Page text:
Q. There has been much speculation about the Fuji-Noritsu relationship. Can you clarify that?
A. These are discussions taking place on a headquarters-to-headquarters level in Tokyo. As far as Fuji USA is concerned, nothing has changed. Noritsu is a competitor and will continue to be unless we are told otherwise. I understand that there has been a technology exchange with Noritsu incorporating the back end of a Fuji paper processor using Fuji chemicals into a Noritsu minilab and that Fuji will get some technology in return. We are not privy to these negotiations, which are all going on in Tokyo. With the minilab volume worldwide on a down trend, it would not be surprising to see a certain amount of industry consolidation.
Q. We have seen recent Fuji price increases on paper and chemicals. Where do you see equipment pricing going?
A. I don’t see the same trend on equipment. It’s already difficult for retailers to cost justify the price of a big lab. I can’t imagine getting more volume by lowering prices. We may be looking at new cost effective solutions, like dry systems. We are also looking at our “bells and whistles” to see which features are no longer needed, in order to get our pricing as low as possible.
Q. There seems to be a greater emphasis these days on kiosk solutions than ever before. Fuji has gotten beat out by Kodak for the Walgreens and Ritz kiosk business. What is being done by Fuji in response?
A. We are working more closely with Fujicolor Processing. With our V5 head we offer the service of a digital drop box, allowing customers to upload to a Fujicolor lab for less expensive prints. In addition, we can offer on-site prints immediately with onboard printing or one-hour service through the lab’s on-site processor. No one else has this flexibility. We have been doing joint sales calls with the Fujicolor Processing people to push this concept and it’s starting to pay dividends. We have a point of differentiation from our competitors. Also, we are looking at ways to offer lower price points by eliminating features from the kiosk. For example, the individual bays for media slots, a plug-and-play idea, is a nice feature, but it drives the cost up. Besides that, we have a new corporate philosophy that allows us to locally source product. It doesn’t have to be invented and shipped from Tokyo anymore. We are working with local kiosk manufacturers to obtain product that we could market at lower pricing.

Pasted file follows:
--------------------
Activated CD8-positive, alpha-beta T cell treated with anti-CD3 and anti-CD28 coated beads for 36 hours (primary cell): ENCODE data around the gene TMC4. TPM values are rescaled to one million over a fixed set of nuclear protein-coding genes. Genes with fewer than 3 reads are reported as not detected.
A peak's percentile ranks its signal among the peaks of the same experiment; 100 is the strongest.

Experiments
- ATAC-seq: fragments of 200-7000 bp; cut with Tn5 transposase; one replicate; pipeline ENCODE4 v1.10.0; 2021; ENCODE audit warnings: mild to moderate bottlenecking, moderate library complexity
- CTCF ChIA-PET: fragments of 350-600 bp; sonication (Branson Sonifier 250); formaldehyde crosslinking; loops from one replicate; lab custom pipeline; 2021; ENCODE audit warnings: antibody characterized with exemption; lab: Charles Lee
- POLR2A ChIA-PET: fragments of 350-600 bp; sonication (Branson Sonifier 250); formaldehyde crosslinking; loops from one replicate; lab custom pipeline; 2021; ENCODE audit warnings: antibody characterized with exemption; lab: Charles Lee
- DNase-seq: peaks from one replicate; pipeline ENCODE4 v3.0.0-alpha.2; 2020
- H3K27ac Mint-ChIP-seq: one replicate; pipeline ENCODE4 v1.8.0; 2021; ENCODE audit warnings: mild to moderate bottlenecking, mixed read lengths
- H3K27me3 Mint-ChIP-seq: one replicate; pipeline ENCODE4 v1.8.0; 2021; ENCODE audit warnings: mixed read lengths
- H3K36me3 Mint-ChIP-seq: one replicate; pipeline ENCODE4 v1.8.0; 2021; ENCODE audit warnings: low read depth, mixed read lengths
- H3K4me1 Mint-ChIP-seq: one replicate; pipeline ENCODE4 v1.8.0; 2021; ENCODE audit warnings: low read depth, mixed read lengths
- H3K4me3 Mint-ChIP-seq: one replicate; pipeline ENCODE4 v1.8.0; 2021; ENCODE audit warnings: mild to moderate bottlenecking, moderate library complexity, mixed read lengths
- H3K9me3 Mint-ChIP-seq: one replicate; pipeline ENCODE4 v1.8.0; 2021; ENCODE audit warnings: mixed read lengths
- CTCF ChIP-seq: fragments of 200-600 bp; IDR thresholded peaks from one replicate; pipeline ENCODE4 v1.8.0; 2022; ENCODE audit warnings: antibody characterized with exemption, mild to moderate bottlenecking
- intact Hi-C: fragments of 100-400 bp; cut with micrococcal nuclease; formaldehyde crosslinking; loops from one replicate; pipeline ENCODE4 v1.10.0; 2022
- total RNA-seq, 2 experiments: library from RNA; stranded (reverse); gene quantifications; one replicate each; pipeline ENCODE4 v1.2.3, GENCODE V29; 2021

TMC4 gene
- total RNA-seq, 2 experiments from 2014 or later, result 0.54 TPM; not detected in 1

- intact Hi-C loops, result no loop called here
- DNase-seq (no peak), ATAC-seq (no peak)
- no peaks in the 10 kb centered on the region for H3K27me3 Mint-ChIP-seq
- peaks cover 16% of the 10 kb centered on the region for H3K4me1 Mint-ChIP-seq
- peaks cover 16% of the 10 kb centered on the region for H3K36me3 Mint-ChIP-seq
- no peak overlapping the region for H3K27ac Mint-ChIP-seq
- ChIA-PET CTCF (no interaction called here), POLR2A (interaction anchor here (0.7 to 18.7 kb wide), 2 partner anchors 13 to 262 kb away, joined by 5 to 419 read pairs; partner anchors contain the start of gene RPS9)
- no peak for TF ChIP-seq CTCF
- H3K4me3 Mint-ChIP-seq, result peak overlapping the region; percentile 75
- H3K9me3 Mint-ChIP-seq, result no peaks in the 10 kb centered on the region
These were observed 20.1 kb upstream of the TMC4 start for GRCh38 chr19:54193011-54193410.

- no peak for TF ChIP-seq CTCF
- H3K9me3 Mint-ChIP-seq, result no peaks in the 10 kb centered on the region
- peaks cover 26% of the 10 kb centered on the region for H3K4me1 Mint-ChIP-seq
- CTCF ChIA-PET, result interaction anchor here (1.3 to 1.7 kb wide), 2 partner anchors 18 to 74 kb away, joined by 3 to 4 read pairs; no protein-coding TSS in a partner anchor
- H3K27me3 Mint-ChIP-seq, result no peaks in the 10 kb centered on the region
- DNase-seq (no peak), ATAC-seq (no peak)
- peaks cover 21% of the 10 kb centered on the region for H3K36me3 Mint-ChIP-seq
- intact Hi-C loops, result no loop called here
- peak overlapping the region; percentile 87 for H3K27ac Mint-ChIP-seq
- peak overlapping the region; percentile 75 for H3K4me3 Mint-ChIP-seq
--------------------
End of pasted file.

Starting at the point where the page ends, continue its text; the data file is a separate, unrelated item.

Q. Scrapbooking and albuming seem to be the new focus. HP and Lucidiom have been active in this area. Does Fuji have any plans?
A. We have just recently been involved in a scrapbooking show and talking to people to see what we can do. I don’t know of anything off the top of my head right now, but we are definitely looking at it. There are a lot of creative software developers out there and there is a place for it. There is so much price pressure on the 4x6 print, the real opportunity is on larger prints for longer margins. We want to promote enlargements and are looking at different templates.
Q. We’re seeing more emphasis on dry solutions. Noritsu has inkjet; HP, inkjet & laser; Photo-Me and Pixel, ganged dye-sub printers. What is Fuji doing to offer a dry solution?
A. We are looking at a Fuji dry solution and are in beta test now with a V5 head going thru a PIC management system controlling a gang of dye-sub printers—all behind the counter. We could also add a film scanner. Basically, it’s the same as a digital minilab except that the wet processor is replaced by dye-sub.
Q. I’ve heard complaints about Fuji field service not being what it used to be. Comments?
A. In some cases I’ve gotten individual complaints on specific issues, but it was the same at Agfa. I don’t believe we have a systemic problem. In fact, I’ve gotten some compliments on our service performance. To head off any problems like this I have started weekly staff meetings that include the heads of marketing services, sales, marketing, product development, and tech services. We talk about all issues and everyone knows what is going on throughout the division. That was never done before.
Q. Mass has always been king for Fuji. At Agfa, the independent was king. How will Fuji be approaching these markets in the Bing Reign?
A. Much of Fuji’s business has been based on large relationships. One thing I would like to do is diversify our portfolio to spread risk. I have a three-tier approach: